The findings put a new spin on investigation into the cause of the recent "hiatus." Scientists have suggested that several temporary natural phenomena, including the deep ocean sucking up more heat, are responsible for this slowdown. Estrada says his findings show that a recent reduction in heat-trapping CFCs as a result of the Montreal Protocol has also played an important role.
"Paradoxically, the recent decrease in warming, presented by global warming skeptics as proof that humankind cannot affect the climate system, is shown to have a direct human origin," Estrada writes in the study.
Federal agencies are required to clear the way for more climate change adaptations, like this house being raised out of the floodplain in Virginia.
Just a few days after the Treasury Department announced it would no longer back funding for most overseas coal-fired power plants, today President Obama issued a new executive order that lays the groundwork for how the US will prepare for climate change within its borders. The order is the latest in a series of policies stemming from the president's Climate Action Plan; earlier this year, for example, the administration issued new greenhouse gas emission limits for power plants and cars. But rather than addressing carbon pollution, per se, today's plan focuses on how cities and states can prepare for the climate impacts already on the way.
"We need to work on bipartisan solutions, and put politics aside," said Mayor James Brainard of Carmel, Indiana, a Republican who is one of the local officials taking part in a new advisory task force created by today's order. "The climate is changing, and we need to be prepared for it."
So what does the order call for? Here's what you need to know:
Prioritize climate-ready projects: In the wake of Superstorm Sandy, many civic planning experts called for future infrastructure plans—for bridges, roads, housing development, and the like—to emphasize climate resilience (a popular buzzword among climate wonks that means being able to quickly bounce back from disasters).
Today's order requires federal agencies to support and incentivize "smarter, more climate-resilient investments" through grants, guidance, and other forms of assistance. These could include moving roads away from crumbling coasts or requiring seaside homes to be built higher above the floodplain. The order also directs agencies to "identify and seek to remove or reform barriers that discourage" resilient investments—for example, policies that currently encourage cities to apply weak rebuilding standards after natural disasters.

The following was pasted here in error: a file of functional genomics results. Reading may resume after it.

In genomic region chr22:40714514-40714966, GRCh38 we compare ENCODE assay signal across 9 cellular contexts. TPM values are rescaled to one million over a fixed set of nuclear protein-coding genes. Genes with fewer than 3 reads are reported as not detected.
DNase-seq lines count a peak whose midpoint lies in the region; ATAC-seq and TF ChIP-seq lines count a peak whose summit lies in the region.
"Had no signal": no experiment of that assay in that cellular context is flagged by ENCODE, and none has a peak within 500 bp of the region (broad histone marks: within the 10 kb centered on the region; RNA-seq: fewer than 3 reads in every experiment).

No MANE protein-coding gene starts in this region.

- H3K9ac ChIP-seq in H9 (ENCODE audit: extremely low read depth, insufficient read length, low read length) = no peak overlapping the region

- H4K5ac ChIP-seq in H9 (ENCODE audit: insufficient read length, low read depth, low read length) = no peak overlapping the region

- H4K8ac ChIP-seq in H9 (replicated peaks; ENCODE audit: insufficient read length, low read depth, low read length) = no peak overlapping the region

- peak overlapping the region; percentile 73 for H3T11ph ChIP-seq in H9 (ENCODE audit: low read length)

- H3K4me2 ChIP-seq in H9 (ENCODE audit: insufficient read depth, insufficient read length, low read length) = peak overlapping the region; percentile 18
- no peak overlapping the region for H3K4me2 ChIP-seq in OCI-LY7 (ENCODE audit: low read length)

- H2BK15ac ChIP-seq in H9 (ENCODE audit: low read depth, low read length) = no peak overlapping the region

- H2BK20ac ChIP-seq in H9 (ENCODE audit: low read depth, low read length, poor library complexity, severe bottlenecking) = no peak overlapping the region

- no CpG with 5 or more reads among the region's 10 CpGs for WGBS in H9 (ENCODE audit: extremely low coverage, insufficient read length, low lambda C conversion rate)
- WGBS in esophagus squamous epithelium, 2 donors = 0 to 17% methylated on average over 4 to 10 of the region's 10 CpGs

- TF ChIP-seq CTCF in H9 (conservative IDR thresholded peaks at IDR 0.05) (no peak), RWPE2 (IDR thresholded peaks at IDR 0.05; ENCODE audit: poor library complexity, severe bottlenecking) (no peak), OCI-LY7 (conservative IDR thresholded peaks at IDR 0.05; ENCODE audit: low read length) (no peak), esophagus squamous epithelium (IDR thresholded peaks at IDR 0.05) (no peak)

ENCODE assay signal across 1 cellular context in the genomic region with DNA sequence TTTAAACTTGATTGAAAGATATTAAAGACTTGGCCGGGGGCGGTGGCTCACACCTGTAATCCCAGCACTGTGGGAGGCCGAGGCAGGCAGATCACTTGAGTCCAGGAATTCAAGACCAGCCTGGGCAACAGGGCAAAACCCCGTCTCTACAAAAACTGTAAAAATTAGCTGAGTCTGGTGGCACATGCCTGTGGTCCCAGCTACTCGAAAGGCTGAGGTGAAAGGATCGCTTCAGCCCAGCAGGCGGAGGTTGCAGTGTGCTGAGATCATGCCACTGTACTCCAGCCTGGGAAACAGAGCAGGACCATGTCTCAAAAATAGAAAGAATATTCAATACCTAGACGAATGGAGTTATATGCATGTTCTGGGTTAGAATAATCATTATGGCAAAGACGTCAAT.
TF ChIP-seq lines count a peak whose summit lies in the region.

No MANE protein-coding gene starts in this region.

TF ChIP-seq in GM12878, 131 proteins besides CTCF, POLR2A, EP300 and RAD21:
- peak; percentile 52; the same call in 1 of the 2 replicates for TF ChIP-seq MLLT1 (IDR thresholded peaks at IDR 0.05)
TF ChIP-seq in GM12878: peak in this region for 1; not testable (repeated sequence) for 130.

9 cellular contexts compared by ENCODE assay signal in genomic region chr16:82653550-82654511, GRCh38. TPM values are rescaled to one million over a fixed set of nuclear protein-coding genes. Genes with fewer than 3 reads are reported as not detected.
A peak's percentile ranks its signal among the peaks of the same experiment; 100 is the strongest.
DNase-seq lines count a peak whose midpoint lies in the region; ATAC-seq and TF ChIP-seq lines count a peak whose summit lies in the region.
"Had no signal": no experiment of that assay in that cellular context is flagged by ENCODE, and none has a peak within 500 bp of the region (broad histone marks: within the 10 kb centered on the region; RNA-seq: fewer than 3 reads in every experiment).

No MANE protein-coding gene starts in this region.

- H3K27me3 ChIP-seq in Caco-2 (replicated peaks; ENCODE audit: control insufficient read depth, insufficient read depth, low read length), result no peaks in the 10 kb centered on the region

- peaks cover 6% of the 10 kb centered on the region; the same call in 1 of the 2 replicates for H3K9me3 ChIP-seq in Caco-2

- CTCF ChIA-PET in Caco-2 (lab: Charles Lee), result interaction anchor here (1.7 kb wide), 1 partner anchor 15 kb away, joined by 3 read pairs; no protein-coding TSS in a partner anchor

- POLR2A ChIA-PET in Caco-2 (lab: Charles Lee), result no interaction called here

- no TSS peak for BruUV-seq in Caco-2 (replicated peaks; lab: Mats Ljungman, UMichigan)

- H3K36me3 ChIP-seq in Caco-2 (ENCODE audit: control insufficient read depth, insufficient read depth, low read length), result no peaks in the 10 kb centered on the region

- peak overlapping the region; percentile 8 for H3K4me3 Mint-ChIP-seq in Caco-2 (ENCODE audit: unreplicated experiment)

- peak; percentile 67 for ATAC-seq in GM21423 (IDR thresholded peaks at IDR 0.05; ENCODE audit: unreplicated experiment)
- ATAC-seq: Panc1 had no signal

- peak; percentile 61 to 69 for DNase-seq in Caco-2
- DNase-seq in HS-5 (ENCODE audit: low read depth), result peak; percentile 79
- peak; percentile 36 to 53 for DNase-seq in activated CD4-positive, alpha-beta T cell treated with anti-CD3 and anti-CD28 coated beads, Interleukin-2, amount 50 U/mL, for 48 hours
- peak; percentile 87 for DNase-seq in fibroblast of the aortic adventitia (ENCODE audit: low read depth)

"What we're seeing here is a promise that resources that might have been dedicated just to rebuilding, there would now be a mandate to rebuild in a more resilient fashion," said Rachel Cleetus, a climate economist at the Union of Concerned Scientists.
The order gives a nod to natural systems, too: Federal agencies are required to look for ways to protect places like watersheds, marshes (which are themselves an important protective barrier from sea level rise), and forests from climate impacts and are directed deliver specific recommendations to the White House within nine months.
One year ago tomorrow, storm surge from Hurricane Sandy set off a fire in Breezy Point, Queens, that leveled more than 100 homes. Now, construction is underway to rebuild the community from the ground up. But in July 2012, Congress decided to slash subsidies for federal flood insurance, and many residents now worry that rising rates could soon make this quiet beachside neighborhood unaffordable.
One of the next big items on President Obama's green agenda is a new set of caps on greenhouse gas emissions from power plants. Set to roll out over the next few years, the rules aim to slash the climate impact of the nation's biggest polluters. But statistics released yesterday from the federal Energy Information Administration show that even without these new caps, energy-related carbon emissions—those that come from powering factories, homes, cars, and businesses—dropped almost four percent between 2011 and 2012, marking the fifth out of the last seven years for these emissions to decline: